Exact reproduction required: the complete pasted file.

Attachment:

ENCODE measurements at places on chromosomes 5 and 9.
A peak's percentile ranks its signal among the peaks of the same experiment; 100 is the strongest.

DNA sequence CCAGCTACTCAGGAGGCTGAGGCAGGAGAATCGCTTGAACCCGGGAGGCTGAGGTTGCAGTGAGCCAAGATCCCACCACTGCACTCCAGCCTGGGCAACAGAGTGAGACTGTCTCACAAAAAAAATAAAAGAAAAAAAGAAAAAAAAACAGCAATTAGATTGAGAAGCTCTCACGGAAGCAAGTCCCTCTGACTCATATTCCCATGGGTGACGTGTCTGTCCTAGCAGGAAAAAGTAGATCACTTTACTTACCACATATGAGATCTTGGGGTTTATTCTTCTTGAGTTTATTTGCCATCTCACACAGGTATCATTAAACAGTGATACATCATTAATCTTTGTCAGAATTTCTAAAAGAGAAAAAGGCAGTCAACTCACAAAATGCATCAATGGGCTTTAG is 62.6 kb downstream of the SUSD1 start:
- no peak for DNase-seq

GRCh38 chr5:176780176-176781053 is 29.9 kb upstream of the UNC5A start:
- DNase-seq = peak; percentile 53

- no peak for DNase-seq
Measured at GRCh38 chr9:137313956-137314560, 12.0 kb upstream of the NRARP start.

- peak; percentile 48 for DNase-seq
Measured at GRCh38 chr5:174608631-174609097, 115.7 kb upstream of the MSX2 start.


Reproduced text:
ENCODE measurements at places on chromosomes 5 and 9.
A peak's percentile ranks its signal among the peaks of the same experiment; 100 is the strongest.

DNA sequence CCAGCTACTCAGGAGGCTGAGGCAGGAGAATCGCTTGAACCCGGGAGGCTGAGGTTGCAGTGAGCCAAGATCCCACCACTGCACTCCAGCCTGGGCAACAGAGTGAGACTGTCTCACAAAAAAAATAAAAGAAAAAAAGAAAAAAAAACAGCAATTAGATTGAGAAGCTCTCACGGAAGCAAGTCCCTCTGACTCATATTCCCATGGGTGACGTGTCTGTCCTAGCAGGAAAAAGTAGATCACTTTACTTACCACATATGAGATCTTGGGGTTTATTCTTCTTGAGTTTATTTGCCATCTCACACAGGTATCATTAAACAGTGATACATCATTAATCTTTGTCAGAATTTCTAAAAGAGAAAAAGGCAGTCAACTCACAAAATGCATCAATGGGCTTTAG is 62.6 kb downstream of the SUSD1 start:
- no peak for DNase-seq

GRCh38 chr5:176780176-176781053 is 29.9 kb upstream of the UNC5A start:
- DNase-seq = peak; percentile 53

- no peak for DNase-seq
Measured at GRCh38 chr9:137313956-137314560, 12.0 kb upstream of the NRARP start.

- peak; percentile 48 for DNase-seq
Measured at GRCh38 chr5:174608631-174609097, 115.7 kb upstream of the MSX2 start.